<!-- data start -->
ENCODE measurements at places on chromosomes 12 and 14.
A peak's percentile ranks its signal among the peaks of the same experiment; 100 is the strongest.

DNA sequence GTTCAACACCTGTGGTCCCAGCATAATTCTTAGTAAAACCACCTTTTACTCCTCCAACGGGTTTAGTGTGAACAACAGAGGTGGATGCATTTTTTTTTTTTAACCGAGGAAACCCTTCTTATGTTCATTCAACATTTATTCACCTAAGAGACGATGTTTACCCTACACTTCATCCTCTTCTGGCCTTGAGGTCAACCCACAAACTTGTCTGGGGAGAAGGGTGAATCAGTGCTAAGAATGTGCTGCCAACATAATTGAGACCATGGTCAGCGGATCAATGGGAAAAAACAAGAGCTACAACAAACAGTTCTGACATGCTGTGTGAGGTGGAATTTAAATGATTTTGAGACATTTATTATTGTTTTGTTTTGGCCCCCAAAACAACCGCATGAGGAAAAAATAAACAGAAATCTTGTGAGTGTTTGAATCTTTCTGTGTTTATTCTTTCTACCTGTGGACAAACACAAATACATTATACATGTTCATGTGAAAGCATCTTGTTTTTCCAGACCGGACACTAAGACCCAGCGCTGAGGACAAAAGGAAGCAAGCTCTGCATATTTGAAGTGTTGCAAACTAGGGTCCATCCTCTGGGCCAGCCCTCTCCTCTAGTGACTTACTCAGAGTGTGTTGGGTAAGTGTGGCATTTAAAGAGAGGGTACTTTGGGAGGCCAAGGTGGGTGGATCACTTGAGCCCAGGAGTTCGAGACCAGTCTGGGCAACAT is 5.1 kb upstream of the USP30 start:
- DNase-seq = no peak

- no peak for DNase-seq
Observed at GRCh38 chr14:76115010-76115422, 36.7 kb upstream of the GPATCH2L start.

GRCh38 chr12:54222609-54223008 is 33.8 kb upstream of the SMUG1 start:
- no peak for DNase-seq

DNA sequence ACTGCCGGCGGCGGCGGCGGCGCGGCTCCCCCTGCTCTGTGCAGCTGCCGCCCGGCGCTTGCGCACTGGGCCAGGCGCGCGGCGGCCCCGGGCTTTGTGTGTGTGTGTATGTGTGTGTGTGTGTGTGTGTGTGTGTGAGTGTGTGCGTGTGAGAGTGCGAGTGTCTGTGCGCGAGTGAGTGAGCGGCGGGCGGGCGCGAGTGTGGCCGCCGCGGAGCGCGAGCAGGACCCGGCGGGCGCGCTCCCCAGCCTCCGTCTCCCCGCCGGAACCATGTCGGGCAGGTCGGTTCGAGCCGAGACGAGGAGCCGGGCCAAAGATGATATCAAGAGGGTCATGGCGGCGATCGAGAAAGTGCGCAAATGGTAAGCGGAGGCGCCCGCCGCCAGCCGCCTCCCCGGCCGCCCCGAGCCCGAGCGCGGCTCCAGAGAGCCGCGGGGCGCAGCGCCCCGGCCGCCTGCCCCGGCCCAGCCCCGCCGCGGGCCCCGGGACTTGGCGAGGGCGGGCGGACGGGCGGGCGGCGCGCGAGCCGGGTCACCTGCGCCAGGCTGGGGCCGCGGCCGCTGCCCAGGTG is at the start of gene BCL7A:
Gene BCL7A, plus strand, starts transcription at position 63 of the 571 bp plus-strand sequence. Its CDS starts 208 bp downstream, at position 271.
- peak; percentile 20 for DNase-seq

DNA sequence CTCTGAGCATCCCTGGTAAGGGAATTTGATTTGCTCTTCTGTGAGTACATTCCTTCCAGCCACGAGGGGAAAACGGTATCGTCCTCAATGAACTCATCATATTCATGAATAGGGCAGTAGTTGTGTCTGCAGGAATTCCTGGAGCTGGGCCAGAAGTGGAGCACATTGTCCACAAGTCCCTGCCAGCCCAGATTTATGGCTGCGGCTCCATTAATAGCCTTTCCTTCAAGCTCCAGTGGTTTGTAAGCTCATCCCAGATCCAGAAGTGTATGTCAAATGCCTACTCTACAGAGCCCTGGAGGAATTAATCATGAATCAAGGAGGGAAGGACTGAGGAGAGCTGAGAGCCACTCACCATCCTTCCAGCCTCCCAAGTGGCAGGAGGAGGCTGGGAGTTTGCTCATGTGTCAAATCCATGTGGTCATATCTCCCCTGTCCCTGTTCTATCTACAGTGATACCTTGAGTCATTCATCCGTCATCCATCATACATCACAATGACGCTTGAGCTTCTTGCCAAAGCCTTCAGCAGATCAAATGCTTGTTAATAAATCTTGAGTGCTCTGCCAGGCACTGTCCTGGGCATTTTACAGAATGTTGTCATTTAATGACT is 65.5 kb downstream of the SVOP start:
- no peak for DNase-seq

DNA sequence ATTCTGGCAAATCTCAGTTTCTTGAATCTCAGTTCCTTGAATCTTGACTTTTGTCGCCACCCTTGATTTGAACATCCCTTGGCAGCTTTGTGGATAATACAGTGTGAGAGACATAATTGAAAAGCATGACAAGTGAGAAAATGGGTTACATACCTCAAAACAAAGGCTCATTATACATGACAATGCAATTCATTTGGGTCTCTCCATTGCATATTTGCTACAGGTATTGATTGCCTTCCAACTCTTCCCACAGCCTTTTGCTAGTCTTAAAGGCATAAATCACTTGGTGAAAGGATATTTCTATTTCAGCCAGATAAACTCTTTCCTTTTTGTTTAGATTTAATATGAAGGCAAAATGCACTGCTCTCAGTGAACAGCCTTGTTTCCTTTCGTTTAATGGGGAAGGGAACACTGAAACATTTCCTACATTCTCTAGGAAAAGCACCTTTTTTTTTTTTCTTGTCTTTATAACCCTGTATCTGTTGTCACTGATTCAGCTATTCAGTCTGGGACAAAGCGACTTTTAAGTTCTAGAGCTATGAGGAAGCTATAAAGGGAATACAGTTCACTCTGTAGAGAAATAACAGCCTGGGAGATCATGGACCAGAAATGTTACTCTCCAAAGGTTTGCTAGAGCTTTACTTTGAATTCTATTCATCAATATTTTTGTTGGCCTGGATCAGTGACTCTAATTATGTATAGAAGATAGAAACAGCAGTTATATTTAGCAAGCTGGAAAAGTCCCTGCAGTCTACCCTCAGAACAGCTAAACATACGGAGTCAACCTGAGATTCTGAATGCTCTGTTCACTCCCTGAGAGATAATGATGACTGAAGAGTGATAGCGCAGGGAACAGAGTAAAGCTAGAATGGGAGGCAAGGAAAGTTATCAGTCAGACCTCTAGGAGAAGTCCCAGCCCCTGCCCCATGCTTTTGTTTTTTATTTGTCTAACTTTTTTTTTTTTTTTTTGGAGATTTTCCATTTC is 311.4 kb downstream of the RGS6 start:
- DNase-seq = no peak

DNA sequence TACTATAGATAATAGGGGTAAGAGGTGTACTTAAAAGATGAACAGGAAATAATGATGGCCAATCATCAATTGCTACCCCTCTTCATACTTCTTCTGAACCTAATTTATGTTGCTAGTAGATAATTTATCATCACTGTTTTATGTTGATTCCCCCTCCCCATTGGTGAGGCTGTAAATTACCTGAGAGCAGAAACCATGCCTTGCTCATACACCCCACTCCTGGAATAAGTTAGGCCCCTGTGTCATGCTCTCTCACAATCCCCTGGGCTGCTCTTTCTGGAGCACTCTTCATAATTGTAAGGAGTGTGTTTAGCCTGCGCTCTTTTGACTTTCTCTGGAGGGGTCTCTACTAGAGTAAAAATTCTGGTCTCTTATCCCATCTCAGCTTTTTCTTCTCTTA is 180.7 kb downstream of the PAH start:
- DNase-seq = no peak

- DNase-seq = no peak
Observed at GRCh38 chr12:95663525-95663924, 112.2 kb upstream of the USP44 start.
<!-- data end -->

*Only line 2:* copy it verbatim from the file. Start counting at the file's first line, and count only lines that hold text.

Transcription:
A peak's percentile ranks its signal among the peaks of the same experiment; 100 is the strongest.